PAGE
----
Cuban Airports: The Chokepoint

José Martí International Airport tower

People crowd together in the suffocating heat, some are holding signs with names printed on them. The flight from Madrid just landed at José Martí International Airport, bringing tourists and many nationals now living in Spain. Each person must wait forty minutes to an hour — at least — before finally passing through the exit door. Havana is one of the world’s slowest airports, the worst lit, and with the fewest services for the traveler.

In a country that receives almost three million tourists a year, updating its airport facilities is vital for the economy. If these places don’t meet international standards, it’s unlikely that the island — in the short or medium term — can play host to more visitors.

Aware of its major shortcomings, ECASA (Cuban Airports and Aeronautical Services S.A.) has begun a process of remodeling some of its arrival and departure lounges, but the problem requires more than adjustments and redesign. Its principal limitations are not only material, but also its excessive controls, the lack of comfort, and the attitudes of its employees.

Departure lounges, restrictions and inadequacies

Alina has arrived at the Havana airport three hours early, but it may not be enough. She can check in only at the airline counter, as there are no machines to perform the procedures independently. This limitation lengthens the lines, slows the whole process of obtaining a boarding pass, and feeds the image of an always crowded lounge that characterizes José Martí Airport.

A frequent traveler to Spain, thanks to her new EU passport, Alina has come prepared for a cramped and awkward process. She flies through Terminal 2 because Terminal 3 — larger and more modern — is being remodeled and recently experienced a fire. In her bag she carries a snack made at home, because she knows the prices there are stratospheric and the offerings are very limited.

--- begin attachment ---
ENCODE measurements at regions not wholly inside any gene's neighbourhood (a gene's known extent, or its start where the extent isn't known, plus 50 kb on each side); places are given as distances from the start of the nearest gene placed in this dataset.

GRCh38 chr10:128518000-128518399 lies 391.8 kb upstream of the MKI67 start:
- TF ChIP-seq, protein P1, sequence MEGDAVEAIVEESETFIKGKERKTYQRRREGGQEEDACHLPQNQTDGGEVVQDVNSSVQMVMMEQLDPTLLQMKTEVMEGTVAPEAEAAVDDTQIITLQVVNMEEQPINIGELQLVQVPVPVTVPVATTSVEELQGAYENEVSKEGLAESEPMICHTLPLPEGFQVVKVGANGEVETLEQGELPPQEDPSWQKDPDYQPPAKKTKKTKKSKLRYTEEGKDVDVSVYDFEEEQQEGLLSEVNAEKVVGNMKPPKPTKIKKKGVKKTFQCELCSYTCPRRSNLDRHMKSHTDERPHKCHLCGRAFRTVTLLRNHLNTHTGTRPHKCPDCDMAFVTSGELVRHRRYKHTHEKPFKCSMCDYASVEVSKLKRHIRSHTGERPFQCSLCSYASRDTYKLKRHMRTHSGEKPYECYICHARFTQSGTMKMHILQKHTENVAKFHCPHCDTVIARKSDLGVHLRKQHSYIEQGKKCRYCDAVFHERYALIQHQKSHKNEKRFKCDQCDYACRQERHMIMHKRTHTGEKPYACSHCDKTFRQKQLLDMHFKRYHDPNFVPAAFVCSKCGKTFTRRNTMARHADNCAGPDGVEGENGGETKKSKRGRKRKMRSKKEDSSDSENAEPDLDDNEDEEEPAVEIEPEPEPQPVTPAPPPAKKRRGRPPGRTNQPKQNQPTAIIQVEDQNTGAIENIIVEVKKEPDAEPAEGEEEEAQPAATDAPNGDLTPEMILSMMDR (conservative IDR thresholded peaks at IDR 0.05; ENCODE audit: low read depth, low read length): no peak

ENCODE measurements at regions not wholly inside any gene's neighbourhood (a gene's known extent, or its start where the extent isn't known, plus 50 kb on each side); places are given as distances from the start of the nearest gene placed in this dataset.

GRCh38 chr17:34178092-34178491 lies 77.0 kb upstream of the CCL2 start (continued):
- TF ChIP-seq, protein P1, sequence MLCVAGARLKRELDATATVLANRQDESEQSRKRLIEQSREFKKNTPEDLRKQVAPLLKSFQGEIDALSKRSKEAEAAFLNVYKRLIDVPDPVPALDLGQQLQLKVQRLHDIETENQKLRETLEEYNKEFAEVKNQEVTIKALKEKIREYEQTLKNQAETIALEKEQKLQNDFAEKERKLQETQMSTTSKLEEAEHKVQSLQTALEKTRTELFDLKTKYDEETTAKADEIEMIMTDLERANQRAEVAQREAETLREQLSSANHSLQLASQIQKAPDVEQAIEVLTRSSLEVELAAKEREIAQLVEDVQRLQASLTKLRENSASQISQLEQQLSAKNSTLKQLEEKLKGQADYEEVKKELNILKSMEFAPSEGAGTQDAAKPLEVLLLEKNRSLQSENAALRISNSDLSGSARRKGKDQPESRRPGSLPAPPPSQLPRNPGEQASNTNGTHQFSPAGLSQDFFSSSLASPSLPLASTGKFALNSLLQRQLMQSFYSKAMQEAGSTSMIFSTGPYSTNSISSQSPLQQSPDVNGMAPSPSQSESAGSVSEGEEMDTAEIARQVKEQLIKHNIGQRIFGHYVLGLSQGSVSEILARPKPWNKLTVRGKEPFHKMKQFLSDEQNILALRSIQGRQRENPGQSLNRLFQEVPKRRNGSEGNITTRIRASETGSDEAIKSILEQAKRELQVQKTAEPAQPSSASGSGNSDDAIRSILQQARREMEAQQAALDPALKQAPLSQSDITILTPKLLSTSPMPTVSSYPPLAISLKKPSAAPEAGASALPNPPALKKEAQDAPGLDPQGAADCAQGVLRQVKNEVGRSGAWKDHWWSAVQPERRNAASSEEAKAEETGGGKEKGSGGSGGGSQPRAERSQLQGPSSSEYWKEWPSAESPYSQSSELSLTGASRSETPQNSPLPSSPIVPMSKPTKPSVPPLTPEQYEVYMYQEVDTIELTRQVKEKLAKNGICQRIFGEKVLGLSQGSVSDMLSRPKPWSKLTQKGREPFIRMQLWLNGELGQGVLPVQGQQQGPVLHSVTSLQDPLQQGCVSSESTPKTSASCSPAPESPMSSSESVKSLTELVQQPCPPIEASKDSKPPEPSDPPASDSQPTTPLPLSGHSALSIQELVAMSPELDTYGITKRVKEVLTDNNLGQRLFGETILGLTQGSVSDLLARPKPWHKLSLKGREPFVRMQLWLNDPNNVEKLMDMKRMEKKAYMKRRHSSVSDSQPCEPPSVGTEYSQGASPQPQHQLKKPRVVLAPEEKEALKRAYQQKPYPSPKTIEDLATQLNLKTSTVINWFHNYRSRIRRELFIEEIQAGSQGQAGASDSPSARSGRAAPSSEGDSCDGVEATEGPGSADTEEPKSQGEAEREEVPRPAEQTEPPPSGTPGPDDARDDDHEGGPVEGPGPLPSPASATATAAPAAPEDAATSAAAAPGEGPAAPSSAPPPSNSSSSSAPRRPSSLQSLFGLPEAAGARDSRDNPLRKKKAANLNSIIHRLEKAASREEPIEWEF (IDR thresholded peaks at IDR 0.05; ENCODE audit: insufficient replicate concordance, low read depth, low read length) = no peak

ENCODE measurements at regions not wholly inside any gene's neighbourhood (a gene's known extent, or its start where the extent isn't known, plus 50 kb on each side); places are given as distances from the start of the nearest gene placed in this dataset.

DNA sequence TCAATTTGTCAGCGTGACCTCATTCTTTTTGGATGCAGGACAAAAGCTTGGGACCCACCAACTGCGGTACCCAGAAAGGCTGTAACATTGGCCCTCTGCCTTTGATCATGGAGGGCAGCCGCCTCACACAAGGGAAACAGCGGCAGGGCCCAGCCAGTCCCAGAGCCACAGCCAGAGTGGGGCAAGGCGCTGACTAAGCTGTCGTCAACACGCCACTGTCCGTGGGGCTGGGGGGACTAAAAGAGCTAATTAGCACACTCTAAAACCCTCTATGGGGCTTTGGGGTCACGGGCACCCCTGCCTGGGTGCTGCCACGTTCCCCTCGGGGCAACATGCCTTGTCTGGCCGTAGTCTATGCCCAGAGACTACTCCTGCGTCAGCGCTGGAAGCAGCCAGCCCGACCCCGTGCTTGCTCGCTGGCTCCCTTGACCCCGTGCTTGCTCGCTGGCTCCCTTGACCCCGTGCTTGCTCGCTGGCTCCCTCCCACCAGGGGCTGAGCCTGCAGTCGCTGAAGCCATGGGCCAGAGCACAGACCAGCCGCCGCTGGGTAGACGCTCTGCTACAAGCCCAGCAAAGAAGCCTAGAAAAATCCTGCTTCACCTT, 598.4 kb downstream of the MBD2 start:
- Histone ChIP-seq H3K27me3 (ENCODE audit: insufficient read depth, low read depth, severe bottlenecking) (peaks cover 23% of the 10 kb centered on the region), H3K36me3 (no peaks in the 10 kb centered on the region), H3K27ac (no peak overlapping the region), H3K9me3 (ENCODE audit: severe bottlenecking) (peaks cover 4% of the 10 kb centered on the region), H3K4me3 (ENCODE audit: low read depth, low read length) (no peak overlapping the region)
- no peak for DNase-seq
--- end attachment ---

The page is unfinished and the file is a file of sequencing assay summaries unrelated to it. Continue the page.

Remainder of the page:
Poor signage completes the picture. For ten minutes the frustrated customer looks for a bathroom but the directional signs are scarce and not very visible. Few of the ceiling lights are on, which makes the various areas of the lounge dark. Still, every passenger must pay the airport tax. In the line to hand over 25 convertible pesos ($28 US), one hears the tourists complaining about the tenuous relationship between the price and the quality of the facilities. Cuban passengers, however, remain silent, not wanting to cause problems for themselves just when they’re about to leave the island.

Without a Wi-Fi network to access the Internet, any modern airport falls several points on the scale of quality. With regards to communication, no embarkation point in Cuba is competitive, not even Varadero. The few public phones and the lack of a wireless network diminish the chances to communicate. To this is added the TVs buzzing away with their tired tourist announcements or overly ideological programs like Cubavision’s Roundtable. Nor is there a stand selling magazines or newspapers, just some souvenir kiosks where they sell the works of Ernesto Guevara and the speeches of Fidel Castro.

Alina is also prepared to avoid boredom while waiting, and has brought some headphones to listen to music on her phone. She waits at the exit doors — there are only two: A and B — until an employee shouts out that her flight is already checking in.

Arrivals and the collision with reality

Humberto arrives after a trip to the United States. This was his first trip abroad, so he’s still stunned by the size of the Miami airport. On the plane back to Cuba he’s filled out the Customs form and in his pocket he has a copy of the boarding pass he got at the exit. He joins the long line for immigration and next will have to answer a brief medical questionnaire which he will also have to sign. A few steps away the luggage waits, the slowest point in the entry to Cuban territory. Every suitcase will be put through a scanner to investigate its contents.